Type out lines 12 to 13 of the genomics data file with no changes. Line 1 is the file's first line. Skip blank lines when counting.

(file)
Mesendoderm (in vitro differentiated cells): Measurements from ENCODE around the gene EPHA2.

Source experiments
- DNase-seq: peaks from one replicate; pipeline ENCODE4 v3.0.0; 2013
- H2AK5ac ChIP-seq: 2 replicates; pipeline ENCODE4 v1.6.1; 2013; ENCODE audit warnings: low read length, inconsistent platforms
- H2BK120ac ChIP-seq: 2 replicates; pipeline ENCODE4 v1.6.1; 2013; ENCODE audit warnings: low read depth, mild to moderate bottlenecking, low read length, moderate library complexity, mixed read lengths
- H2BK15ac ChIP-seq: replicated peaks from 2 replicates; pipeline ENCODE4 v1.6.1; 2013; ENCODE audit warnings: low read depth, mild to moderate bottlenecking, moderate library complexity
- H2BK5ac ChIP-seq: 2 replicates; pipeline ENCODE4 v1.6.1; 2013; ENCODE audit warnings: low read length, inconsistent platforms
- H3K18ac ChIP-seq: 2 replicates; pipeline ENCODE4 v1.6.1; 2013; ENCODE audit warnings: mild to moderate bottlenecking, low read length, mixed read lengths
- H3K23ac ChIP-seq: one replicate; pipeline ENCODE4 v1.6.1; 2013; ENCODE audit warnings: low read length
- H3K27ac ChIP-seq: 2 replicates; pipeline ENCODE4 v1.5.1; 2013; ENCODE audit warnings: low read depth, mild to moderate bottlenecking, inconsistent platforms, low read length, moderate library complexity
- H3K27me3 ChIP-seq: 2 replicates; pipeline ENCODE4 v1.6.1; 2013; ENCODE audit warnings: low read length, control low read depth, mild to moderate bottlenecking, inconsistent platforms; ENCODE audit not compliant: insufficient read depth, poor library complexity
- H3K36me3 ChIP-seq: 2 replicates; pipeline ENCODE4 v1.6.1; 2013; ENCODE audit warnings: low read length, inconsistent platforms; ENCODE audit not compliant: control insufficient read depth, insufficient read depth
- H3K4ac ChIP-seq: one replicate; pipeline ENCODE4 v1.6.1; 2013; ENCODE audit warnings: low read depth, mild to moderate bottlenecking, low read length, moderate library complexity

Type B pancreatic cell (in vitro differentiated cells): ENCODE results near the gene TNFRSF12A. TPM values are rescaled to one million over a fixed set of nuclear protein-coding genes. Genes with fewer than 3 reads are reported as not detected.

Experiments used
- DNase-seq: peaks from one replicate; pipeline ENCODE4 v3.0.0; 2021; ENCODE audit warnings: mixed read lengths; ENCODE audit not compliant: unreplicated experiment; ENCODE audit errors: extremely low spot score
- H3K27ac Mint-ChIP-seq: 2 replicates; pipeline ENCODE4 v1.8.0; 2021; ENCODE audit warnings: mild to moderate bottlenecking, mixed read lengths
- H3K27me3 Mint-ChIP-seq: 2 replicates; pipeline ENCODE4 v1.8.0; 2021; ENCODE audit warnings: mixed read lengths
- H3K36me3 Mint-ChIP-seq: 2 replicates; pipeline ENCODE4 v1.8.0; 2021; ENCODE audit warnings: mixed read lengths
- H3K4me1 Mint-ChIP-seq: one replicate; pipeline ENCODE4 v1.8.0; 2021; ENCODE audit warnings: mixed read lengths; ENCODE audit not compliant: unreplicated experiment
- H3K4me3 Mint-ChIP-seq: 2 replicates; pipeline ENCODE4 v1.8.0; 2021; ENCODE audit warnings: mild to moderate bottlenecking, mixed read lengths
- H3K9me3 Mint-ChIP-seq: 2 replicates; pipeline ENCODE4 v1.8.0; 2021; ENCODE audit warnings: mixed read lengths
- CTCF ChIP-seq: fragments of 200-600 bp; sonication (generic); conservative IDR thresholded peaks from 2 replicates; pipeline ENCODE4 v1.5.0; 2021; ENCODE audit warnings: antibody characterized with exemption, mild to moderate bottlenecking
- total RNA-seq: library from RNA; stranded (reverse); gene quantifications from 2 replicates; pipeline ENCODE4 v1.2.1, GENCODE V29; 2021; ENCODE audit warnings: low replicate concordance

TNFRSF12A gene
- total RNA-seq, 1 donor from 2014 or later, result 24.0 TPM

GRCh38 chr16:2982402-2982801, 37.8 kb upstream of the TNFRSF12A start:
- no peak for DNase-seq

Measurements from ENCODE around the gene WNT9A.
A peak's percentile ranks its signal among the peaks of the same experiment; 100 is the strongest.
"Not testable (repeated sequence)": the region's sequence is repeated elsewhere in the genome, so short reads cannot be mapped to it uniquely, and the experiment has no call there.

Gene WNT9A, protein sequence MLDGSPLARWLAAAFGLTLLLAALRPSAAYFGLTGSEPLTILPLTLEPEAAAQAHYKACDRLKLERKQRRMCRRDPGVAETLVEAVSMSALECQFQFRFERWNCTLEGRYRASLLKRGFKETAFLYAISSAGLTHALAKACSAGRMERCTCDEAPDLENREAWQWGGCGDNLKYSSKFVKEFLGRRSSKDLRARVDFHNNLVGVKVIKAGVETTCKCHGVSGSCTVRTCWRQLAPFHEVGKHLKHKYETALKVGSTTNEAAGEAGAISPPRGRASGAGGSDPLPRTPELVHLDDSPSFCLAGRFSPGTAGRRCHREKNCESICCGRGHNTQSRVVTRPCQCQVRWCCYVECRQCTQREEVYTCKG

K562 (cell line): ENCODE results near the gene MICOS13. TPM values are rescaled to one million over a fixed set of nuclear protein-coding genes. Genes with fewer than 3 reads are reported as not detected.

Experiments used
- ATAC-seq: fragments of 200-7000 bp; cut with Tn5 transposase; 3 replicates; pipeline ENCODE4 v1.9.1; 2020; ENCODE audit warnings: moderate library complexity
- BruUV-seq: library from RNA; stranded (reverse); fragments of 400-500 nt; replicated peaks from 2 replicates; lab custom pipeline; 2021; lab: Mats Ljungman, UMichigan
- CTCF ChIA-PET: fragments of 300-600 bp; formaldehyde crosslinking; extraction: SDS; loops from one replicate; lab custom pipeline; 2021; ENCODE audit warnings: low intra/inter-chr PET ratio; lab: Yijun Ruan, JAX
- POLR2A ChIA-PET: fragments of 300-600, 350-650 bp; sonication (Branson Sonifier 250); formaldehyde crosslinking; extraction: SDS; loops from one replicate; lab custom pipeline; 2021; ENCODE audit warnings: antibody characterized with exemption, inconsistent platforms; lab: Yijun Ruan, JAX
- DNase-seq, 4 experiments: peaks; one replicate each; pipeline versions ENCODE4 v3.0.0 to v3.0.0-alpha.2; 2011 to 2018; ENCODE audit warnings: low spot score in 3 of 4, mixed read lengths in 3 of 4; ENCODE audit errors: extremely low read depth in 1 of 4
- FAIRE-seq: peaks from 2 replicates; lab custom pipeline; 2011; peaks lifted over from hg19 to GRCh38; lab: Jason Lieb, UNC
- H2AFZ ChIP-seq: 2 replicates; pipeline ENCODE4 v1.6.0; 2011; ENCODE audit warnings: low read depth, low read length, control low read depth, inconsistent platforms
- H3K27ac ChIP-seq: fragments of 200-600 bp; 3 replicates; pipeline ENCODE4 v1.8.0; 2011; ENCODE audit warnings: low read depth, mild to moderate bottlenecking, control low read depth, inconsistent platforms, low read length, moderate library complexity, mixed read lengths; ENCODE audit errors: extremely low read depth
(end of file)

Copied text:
- H3K36me3 ChIP-seq: 2 replicates; pipeline ENCODE4 v1.6.1; 2013; ENCODE audit warnings: low read length, inconsistent platforms; ENCODE audit not compliant: control insufficient read depth, insufficient read depth
- H3K4ac ChIP-seq: one replicate; pipeline ENCODE4 v1.6.1; 2013; ENCODE audit warnings: low read depth, mild to moderate bottlenecking, low read length, moderate library complexity